Russian Chemist Released From Jail | October 1, 2012 Issue - Vol. 90 Issue 40 | Chemical & Engineering News
Volume 90 Issue 40 | p. 12 | News of The Week
Issue Date: October 1, 2012 | Web Date: September 27, 2012

Russian Chemist Released From Jail

Criminal Justice: Supporters say Olga Zelenina was unjustly behind bars for giving expert scientific opinion
Department: Science & Technology, Government & Policy
News Channels: Analytical SCENE
Keywords: narcotics, Russia
Credit: Courtesy of Natalia Andreeva
Olga Zelinina
Credit: Courtesy of Natalia Andreeva

A Russian analytical chemist was released from jail on Sept. 25 after spending nearly six weeks behind bars on charges that she was aiding drug trafficking—charges that her supporters call misguided and an abuse of power.

Olga Nikolaevna Zelenina, a research scientist at Russia’s Penza Agricultural Research Institute, was arrested at her home on Aug. 15 on the basis of an expert opinion she provided a Russian court about the amount of opiates found in poppy seeds.

Although Zelenina, 55, is no longer behind bars, she still faces charges of aiding drug trafficking. However, she can wait out the multimonth investigation at her home in Penza, about 400 miles southeast of Moscow.

Zelenina is a “victim of vested interests,” notes a petition on her behalf. The petition went online on Sept. 19 and was signed by more than 350 scientists within a few days, says Andrey K. Tsaturyan, a biophysicist at Moscow State University who helped draft the document.

“It’s dangerous for the whole scientific community if somebody can be sent to jail for his or her scientific opinion,” Tsaturyan says. “It’s a terrible case.”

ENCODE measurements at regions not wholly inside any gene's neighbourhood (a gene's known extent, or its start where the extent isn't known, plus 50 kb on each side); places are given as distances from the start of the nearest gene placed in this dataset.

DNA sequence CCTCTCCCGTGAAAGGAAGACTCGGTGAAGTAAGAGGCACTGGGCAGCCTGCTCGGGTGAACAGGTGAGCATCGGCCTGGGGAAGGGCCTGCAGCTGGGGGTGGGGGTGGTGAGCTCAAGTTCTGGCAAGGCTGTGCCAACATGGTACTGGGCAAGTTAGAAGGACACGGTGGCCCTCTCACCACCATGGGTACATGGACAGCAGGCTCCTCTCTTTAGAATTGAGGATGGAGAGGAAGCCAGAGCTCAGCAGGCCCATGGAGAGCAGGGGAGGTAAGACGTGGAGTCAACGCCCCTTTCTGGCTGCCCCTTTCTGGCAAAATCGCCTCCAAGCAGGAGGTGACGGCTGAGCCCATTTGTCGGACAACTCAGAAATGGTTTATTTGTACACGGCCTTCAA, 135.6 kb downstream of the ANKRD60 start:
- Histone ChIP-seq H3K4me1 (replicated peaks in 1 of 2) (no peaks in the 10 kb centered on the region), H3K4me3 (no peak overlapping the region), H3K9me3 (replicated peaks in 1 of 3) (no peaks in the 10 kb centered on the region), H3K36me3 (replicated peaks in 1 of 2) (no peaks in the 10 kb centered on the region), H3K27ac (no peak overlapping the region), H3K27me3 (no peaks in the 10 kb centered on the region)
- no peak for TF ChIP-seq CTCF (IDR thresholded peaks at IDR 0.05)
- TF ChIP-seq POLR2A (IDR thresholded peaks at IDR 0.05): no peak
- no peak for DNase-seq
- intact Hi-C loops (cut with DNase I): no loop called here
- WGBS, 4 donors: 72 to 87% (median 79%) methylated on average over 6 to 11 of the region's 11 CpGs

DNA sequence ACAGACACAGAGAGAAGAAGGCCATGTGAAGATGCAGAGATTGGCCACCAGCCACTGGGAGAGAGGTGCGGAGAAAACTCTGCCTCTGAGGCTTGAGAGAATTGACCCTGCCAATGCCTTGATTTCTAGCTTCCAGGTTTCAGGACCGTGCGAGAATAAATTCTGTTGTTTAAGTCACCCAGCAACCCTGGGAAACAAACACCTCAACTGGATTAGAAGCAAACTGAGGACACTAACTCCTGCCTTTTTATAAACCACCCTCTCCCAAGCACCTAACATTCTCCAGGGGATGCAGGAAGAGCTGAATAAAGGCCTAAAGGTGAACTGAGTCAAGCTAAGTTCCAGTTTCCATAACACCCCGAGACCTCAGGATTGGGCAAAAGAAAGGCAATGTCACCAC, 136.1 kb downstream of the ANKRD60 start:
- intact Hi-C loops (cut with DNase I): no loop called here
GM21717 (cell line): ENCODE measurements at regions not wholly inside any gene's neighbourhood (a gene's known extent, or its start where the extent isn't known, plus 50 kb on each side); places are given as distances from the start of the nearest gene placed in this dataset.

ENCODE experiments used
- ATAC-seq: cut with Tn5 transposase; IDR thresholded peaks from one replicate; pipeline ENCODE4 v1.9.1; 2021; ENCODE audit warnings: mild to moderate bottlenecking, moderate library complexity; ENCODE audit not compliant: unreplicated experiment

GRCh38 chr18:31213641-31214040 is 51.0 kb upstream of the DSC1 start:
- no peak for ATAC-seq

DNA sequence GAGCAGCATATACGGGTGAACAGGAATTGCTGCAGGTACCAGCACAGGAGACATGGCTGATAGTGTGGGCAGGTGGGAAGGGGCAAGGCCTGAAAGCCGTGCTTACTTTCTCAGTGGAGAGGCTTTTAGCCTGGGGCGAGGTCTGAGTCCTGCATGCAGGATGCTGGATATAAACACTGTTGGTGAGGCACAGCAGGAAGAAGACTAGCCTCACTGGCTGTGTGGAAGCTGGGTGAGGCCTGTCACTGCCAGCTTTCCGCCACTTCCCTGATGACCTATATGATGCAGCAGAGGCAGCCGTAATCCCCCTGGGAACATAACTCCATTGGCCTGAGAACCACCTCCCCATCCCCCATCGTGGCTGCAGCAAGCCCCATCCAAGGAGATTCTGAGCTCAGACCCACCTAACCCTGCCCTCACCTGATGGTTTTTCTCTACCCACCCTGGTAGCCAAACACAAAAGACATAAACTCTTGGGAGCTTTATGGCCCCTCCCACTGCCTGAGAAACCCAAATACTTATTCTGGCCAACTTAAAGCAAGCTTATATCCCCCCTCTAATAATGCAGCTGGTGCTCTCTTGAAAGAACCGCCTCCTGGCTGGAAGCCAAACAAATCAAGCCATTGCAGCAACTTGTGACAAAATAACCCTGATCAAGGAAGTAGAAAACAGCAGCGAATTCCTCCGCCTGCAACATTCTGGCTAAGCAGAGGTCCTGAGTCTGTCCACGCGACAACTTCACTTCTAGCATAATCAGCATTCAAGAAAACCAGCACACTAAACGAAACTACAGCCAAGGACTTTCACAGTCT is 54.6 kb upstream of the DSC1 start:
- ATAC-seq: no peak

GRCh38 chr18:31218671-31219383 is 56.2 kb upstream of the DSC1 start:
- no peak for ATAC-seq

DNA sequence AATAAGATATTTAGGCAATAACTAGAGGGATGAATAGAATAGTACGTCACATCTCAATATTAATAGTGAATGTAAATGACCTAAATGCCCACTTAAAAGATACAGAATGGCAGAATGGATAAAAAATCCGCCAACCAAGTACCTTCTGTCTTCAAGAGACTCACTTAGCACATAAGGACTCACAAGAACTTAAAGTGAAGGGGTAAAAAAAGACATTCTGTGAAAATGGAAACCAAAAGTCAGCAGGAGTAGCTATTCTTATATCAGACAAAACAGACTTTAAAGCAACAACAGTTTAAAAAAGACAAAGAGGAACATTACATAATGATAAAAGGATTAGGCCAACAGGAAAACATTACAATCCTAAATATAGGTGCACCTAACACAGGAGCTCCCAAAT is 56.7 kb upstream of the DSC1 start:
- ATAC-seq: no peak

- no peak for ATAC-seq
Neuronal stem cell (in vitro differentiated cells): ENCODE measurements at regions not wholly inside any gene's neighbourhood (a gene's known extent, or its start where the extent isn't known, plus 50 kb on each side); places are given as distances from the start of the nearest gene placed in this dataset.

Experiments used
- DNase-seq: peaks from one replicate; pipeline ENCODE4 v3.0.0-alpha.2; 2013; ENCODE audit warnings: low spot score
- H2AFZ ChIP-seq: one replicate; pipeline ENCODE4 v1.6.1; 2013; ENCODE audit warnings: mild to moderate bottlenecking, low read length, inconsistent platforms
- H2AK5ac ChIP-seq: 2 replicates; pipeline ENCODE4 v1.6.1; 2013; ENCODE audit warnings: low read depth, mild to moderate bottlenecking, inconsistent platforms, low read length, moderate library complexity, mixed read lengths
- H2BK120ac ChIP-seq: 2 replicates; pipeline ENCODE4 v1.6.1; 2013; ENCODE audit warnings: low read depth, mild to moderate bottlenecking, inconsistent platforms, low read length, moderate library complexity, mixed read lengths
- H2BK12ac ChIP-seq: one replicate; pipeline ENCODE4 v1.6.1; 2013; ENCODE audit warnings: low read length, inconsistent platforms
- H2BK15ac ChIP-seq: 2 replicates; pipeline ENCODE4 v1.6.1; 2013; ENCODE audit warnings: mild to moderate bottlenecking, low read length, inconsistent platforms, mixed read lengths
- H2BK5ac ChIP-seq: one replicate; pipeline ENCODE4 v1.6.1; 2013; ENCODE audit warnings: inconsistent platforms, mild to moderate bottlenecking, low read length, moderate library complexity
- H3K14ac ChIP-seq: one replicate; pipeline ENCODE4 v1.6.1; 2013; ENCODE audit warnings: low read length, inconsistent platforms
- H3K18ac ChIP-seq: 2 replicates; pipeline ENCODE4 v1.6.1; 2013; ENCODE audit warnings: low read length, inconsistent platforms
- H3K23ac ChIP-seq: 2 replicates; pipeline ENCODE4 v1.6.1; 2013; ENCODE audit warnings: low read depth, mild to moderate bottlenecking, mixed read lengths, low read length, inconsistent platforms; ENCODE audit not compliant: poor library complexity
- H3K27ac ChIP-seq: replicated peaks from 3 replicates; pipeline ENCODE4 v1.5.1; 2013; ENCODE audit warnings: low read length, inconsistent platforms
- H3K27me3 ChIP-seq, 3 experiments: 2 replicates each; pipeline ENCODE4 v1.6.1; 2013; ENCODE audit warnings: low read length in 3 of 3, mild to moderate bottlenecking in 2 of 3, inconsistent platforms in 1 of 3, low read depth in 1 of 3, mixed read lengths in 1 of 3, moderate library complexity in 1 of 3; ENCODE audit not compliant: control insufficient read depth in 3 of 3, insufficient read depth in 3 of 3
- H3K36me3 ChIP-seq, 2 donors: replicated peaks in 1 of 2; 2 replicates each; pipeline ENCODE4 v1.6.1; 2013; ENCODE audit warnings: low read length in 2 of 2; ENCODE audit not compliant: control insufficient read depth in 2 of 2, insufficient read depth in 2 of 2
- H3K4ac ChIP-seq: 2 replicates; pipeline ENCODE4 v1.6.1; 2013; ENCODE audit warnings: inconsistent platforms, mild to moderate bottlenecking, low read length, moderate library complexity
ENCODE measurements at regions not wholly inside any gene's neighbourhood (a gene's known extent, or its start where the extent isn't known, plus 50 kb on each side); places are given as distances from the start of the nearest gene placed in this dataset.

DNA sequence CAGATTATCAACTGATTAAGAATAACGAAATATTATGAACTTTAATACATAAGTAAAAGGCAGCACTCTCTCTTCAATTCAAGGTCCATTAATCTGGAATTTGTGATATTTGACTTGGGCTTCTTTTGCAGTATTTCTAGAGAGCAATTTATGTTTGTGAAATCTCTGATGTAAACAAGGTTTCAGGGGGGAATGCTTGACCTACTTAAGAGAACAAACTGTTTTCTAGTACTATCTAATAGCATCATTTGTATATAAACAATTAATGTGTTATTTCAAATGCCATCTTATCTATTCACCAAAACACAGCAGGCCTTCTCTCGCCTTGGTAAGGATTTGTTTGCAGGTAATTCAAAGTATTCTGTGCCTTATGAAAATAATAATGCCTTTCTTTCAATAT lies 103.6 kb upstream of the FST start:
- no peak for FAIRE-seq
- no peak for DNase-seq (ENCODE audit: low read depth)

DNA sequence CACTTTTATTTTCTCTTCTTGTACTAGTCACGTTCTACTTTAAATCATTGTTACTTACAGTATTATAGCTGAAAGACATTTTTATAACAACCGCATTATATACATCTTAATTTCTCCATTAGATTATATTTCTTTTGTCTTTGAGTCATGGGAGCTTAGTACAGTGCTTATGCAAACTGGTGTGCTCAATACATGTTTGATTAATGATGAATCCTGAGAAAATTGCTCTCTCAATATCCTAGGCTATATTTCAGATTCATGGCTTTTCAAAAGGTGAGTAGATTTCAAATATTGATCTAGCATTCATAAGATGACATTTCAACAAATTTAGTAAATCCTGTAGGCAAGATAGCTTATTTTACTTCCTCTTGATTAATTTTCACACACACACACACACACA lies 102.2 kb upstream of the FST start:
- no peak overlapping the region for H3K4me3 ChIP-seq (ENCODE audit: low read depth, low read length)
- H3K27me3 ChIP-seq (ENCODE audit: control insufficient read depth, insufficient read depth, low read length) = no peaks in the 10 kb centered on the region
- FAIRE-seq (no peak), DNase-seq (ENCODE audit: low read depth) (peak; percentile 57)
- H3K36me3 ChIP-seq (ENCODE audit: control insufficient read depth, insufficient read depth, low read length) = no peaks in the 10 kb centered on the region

In 2011, the defense team of a Russian businessman accused of drug trafficking asked Zelenina to provide expert opinion on the amount of opiates that could be extracted from food-grade poppy seeds, says Zelenina’s lawyer, Natalia Andreeva. The businessman, who had imported such poppy seeds from Spain, was being investigated by Russia’s Federal Drug Control Service.

Under Russian law, poppy seeds for use in food cannot contain any narcotic compounds whatsoever, Andreeva says.

Using gas chromatography and mass spectrometry, Zelenina measured trace amounts of opium alkaloids inherent in the imported poppy products. She noted in her report the narcotics had not been added deliberately.

Zelenina concluded that naturally occurring trace amounts of these narcotics in poppy seeds and associated plant matter make it impossible to obey the Russian law, Andreeva tells C&EN. “Nobody can fulfill the law. You can’t turn down the laws of chemistry,” Andreeva says.

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